Grown-ups of a certain age will remember the feeling of coming home from a hard day at school and just wanting to watch some cartoons only to be bamboozled by the after-school special, cheaply-made “serious dramas” that aimed to keep kids on the straight and narrow. ABC aired the first one in 1972 and stopped in 1997, and in those 25 years a whole lot of bizarre stuff went down. We watched the entire after-school special library and picked out the weirdest and worst of the lot.
With a title like Tattle, you’d think this would involve tweens and some mild naughty behavior. Think again, friend – this 1988 after-school special is about a quartet of female high school swimmers who do cocaine! Complete with gouts of blood gushing out of nostrils and bitter recriminations from parents, this is a classic of anti-drug hysteria. Nowadays we have much worse things to think about than teens getting into a little nose candy, but in the 80s it was serious business.
On the surface, the 1980 After-School Special What are Friends For doesn’t seem like much – two girls, each the daughter of a different divorcing couple, meet in an apartment building and form a friendship. But things get real weird, real fast as one of the girls (played by Dana Hill) is completely batcrap insane. The scene of her drowning one of her dolls in a blood-filled bathtub is primo crazy, like a bizarre KISS meets Santeria ceremony.
In an attempt to compete with ABC, CBS aired its own series of specials, called “CBS Schoolbreak Specials.” They might be even worse than their inspiration. 1985’s Ace Hits the Big Time is a perfectly idiotic example – when a new kid goes to his first day at a New York high school wearing an eyepatch(!) he’s sucked into the fruitiest gang fight of all time. The rest of the show doesn’t live up to this level of insanity, but what could?
Usually after-school specials dealt with down-to-earth issues like teen pregnancy and hating your parents. 1975’s The Amazing Cosmic Awareness of Duffy Moon, however, leaves the planet behind to engage on a journey of pure insanity. When sixth grader Duffy Moon gets tired of the short jokes, he buys a magical book that enables him to “think big.” He does this by talking like a robot, puffing his cheeks out and taking care of an injured crow. Oh, and then he gets superpowers, because why not?
Another top-notch anti-drug after-school special, this one features Helen Hunt as a seemingly perfect teenager who smokes PCP that her boyfriend somehow makes in the school’s chemistry lab and then jumps out of a window. This one ends with one of the most unintentionally funny scenes ever, as the school guidance counselor interrupts an assembly to scream at the kids about drugs, which has never worked ever.
Most of the child actors in after-school specials had little to no experience with the issues they were re-enacting, making their attempts to fake being drunk or high that much more laughable. 1989’s 15 and Getting Straight went in a totally different direction. Set in a drug rehab facility where the counselors are also recovering addicts, this CBS Schoolbreak Special cast real-life alcoholic junkies Tatum O’Neal, Corey Feldman and Drew Barrymore, who brought creepy realism to the hokey script.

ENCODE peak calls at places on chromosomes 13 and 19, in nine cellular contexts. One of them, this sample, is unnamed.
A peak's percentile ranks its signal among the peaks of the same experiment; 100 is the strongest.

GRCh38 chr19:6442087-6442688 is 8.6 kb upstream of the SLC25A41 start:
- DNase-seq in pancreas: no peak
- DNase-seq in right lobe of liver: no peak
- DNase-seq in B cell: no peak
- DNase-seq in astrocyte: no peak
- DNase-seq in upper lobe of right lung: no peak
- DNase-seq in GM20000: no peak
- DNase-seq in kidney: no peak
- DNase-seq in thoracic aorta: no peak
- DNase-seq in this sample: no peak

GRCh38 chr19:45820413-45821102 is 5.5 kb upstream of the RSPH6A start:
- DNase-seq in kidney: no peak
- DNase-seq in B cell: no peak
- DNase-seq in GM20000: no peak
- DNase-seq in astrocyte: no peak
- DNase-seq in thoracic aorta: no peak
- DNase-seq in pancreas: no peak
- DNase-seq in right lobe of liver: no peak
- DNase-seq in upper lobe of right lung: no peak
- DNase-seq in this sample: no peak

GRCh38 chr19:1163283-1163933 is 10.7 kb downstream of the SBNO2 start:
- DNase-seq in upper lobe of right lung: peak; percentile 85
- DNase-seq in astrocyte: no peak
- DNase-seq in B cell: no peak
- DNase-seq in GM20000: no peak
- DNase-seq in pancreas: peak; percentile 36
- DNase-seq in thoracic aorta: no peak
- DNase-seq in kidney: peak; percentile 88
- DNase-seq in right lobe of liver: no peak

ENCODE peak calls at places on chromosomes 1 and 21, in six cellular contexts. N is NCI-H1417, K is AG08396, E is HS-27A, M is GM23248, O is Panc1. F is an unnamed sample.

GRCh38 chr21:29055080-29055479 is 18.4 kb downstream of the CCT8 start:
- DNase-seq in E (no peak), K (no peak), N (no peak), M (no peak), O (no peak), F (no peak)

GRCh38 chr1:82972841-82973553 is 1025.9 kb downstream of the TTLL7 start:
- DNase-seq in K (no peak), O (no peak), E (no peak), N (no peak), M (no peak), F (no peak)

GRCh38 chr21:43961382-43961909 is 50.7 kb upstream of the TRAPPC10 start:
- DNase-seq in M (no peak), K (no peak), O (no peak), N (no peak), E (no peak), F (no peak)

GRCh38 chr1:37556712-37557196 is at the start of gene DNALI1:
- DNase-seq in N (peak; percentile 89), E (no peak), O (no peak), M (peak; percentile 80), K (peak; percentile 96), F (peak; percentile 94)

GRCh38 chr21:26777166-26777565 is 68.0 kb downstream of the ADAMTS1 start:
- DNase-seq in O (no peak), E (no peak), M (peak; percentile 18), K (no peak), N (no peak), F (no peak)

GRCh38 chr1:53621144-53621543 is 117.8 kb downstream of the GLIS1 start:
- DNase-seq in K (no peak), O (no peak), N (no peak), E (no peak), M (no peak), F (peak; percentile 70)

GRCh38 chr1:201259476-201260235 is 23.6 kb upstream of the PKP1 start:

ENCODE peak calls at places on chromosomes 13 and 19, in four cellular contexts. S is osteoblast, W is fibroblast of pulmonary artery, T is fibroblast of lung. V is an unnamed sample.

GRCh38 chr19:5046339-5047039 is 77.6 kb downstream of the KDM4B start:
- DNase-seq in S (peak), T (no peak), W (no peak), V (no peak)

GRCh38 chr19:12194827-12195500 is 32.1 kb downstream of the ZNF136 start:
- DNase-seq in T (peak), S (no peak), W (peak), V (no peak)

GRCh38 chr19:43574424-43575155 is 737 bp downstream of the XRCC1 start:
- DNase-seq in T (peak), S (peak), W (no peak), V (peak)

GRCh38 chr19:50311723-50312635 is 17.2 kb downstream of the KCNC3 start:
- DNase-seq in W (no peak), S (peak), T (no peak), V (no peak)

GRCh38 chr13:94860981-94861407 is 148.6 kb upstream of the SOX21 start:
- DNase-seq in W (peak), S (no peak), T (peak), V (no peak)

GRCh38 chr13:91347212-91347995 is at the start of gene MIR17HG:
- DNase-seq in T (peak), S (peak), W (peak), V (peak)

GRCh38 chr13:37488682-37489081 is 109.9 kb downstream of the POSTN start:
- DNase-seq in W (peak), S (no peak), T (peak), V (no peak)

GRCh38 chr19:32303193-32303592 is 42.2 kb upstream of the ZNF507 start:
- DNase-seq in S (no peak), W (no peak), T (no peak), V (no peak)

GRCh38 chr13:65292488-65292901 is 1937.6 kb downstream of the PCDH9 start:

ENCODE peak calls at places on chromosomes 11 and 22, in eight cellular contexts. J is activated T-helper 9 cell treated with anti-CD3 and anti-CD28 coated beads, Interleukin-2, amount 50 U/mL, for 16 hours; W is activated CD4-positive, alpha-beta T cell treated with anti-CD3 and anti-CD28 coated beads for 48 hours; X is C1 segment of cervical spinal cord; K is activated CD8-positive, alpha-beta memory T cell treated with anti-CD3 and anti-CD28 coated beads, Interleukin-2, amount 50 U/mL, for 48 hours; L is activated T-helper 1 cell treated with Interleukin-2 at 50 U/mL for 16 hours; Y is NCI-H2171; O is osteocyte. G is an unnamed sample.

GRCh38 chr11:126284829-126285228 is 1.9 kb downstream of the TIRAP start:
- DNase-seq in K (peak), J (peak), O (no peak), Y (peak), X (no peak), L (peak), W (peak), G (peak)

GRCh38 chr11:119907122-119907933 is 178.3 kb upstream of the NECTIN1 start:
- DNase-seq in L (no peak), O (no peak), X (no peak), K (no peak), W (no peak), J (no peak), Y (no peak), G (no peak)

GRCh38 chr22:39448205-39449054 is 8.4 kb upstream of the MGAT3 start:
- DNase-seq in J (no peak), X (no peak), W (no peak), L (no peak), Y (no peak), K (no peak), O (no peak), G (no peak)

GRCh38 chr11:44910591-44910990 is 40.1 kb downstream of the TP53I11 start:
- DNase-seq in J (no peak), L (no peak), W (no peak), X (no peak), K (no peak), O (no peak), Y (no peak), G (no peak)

One common contrivance in after-school specials is setting up a main character who seems to have it made, only to reveal their crippling flaw. Freddie Ellis is a star high school basketball player who, for some insane reason, hasn’t learned to read. This isn’t a big deal until his little brother spills bleach in his eyes at a laundromat and is blinded for life because the big dummy couldn’t read the instructions on how to rinse it out.
After-school specials usually took the hokiest situations from the hack’s playbook as the basis for their drama. This one… is different. CBS aired Dead Wrong: The John Evans Story as the first Schoolbreak Special ever, and it set a pretty weird tone. Evans was a petty thief and drug addict who eventually murdered a pawn shop owner in front of his two daughters. Re-enactments of his life were interspersed with death row interviews, and the show ended with his death in the electric chair!
While most after-school specials were live action, animated ones showed up every once in a while. The first-season Incredible, Indelible, Magical, Physical Mystery Trip was just too weird for real people to deal with. A weird little blob named Timer shrinks down two kids and takes them inside their uncle’s body to show them the havoc he’s wreaking on his bloated, aging body with fatty food and lack of exercise. So they basically get to watch him die from inside. That’s awesome.
We had to close with this classic 1987 after-school special, in which an ordinary suburban family is rocked to the core when their teenage son abandons his classical violin in favor of a Mohawk and eye makeup. It’s a laugh riot from beginning to end, with the lead kid being probably the most unconvincing punk rocker of all time (he even tries to get a job at a day care center). I wonder what a modern version of this would be – The Day My Kid Twerked, maybe?